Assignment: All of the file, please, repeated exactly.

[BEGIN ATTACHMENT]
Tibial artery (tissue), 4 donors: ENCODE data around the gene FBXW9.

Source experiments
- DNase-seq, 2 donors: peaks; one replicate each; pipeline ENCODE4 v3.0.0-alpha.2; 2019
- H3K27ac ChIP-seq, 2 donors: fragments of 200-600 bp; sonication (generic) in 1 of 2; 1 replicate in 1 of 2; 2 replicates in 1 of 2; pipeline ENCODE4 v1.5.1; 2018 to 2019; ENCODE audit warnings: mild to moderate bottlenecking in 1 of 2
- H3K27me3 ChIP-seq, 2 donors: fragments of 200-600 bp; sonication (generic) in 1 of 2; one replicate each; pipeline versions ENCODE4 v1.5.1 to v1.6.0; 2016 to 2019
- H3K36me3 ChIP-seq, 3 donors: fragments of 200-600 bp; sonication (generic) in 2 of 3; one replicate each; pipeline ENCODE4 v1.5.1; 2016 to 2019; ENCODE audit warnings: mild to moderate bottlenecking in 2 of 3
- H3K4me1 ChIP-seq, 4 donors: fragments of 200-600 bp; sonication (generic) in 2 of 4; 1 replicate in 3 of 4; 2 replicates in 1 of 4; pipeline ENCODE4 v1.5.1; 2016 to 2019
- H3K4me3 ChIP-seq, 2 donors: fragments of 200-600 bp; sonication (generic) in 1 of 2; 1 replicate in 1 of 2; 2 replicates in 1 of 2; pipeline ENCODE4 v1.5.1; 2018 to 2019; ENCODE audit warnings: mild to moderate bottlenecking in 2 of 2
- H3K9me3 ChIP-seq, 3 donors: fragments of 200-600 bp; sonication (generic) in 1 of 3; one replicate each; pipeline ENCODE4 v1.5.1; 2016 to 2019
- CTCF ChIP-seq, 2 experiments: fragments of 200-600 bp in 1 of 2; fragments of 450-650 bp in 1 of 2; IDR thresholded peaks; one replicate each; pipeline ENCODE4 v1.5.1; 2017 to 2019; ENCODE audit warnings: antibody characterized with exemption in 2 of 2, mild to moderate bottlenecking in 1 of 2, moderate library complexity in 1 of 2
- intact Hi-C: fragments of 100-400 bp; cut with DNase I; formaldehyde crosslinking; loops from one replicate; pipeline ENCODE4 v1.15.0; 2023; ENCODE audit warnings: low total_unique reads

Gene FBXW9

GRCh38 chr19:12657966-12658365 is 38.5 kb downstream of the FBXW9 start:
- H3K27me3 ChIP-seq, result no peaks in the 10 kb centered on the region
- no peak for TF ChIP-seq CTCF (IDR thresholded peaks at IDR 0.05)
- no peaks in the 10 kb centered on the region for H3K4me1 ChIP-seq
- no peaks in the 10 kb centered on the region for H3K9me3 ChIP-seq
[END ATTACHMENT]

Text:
Tibial artery (tissue), 4 donors: ENCODE data around the gene FBXW9.

Source experiments
- DNase-seq, 2 donors: peaks; one replicate each; pipeline ENCODE4 v3.0.0-alpha.2; 2019
- H3K27ac ChIP-seq, 2 donors: fragments of 200-600 bp; sonication (generic) in 1 of 2; 1 replicate in 1 of 2; 2 replicates in 1 of 2; pipeline ENCODE4 v1.5.1; 2018 to 2019; ENCODE audit warnings: mild to moderate bottlenecking in 1 of 2
- H3K27me3 ChIP-seq, 2 donors: fragments of 200-600 bp; sonication (generic) in 1 of 2; one replicate each; pipeline versions ENCODE4 v1.5.1 to v1.6.0; 2016 to 2019
- H3K36me3 ChIP-seq, 3 donors: fragments of 200-600 bp; sonication (generic) in 2 of 3; one replicate each; pipeline ENCODE4 v1.5.1; 2016 to 2019; ENCODE audit warnings: mild to moderate bottlenecking in 2 of 3
- H3K4me1 ChIP-seq, 4 donors: fragments of 200-600 bp; sonication (generic) in 2 of 4; 1 replicate in 3 of 4; 2 replicates in 1 of 4; pipeline ENCODE4 v1.5.1; 2016 to 2019
- H3K4me3 ChIP-seq, 2 donors: fragments of 200-600 bp; sonication (generic) in 1 of 2; 1 replicate in 1 of 2; 2 replicates in 1 of 2; pipeline ENCODE4 v1.5.1; 2018 to 2019; ENCODE audit warnings: mild to moderate bottlenecking in 2 of 2
- H3K9me3 ChIP-seq, 3 donors: fragments of 200-600 bp; sonication (generic) in 1 of 3; one replicate each; pipeline ENCODE4 v1.5.1; 2016 to 2019
- CTCF ChIP-seq, 2 experiments: fragments of 200-600 bp in 1 of 2; fragments of 450-650 bp in 1 of 2; IDR thresholded peaks; one replicate each; pipeline ENCODE4 v1.5.1; 2017 to 2019; ENCODE audit warnings: antibody characterized with exemption in 2 of 2, mild to moderate bottlenecking in 1 of 2, moderate library complexity in 1 of 2
- intact Hi-C: fragments of 100-400 bp; cut with DNase I; formaldehyde crosslinking; loops from one replicate; pipeline ENCODE4 v1.15.0; 2023; ENCODE audit warnings: low total_unique reads

Gene FBXW9

GRCh38 chr19:12657966-12658365 is 38.5 kb downstream of the FBXW9 start:
- H3K27me3 ChIP-seq, result no peaks in the 10 kb centered on the region
- no peak for TF ChIP-seq CTCF (IDR thresholded peaks at IDR 0.05)
- no peaks in the 10 kb centered on the region for H3K4me1 ChIP-seq
- no peaks in the 10 kb centered on the region for H3K9me3 ChIP-seq